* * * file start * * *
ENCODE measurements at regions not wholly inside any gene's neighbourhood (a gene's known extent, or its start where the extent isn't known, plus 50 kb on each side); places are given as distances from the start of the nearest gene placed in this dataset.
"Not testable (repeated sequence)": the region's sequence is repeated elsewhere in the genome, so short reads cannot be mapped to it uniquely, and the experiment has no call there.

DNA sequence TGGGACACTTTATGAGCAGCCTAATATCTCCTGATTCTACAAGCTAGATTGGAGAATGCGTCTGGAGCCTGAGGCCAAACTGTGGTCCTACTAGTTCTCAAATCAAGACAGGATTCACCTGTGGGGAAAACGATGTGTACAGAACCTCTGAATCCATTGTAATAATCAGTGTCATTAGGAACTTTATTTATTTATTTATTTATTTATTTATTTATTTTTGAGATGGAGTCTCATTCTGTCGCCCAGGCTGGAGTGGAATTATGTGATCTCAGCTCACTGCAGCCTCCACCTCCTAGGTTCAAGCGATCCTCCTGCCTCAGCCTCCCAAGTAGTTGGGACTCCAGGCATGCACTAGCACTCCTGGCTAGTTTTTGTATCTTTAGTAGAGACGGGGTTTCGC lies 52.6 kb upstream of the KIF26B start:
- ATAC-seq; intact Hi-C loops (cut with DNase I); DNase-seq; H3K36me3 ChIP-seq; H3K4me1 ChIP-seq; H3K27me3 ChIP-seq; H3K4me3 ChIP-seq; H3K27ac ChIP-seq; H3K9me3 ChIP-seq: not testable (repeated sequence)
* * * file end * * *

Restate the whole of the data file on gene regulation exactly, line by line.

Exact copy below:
ENCODE measurements at regions not wholly inside any gene's neighbourhood (a gene's known extent, or its start where the extent isn't known, plus 50 kb on each side); places are given as distances from the start of the nearest gene placed in this dataset.
"Not testable (repeated sequence)": the region's sequence is repeated elsewhere in the genome, so short reads cannot be mapped to it uniquely, and the experiment has no call there.

DNA sequence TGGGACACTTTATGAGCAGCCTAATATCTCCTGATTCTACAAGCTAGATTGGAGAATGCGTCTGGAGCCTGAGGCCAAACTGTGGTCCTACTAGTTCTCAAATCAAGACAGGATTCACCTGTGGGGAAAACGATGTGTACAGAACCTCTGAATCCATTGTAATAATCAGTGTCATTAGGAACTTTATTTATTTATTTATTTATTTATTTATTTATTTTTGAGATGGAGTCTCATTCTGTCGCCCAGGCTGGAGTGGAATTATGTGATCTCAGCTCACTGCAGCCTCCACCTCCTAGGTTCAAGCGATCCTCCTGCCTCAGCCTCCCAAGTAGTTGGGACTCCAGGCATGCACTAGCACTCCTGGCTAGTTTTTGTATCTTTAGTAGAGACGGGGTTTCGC lies 52.6 kb upstream of the KIF26B start:
- ATAC-seq; intact Hi-C loops (cut with DNase I); DNase-seq; H3K36me3 ChIP-seq; H3K4me1 ChIP-seq; H3K27me3 ChIP-seq; H3K4me3 ChIP-seq; H3K27ac ChIP-seq; H3K9me3 ChIP-seq: not testable (repeated sequence)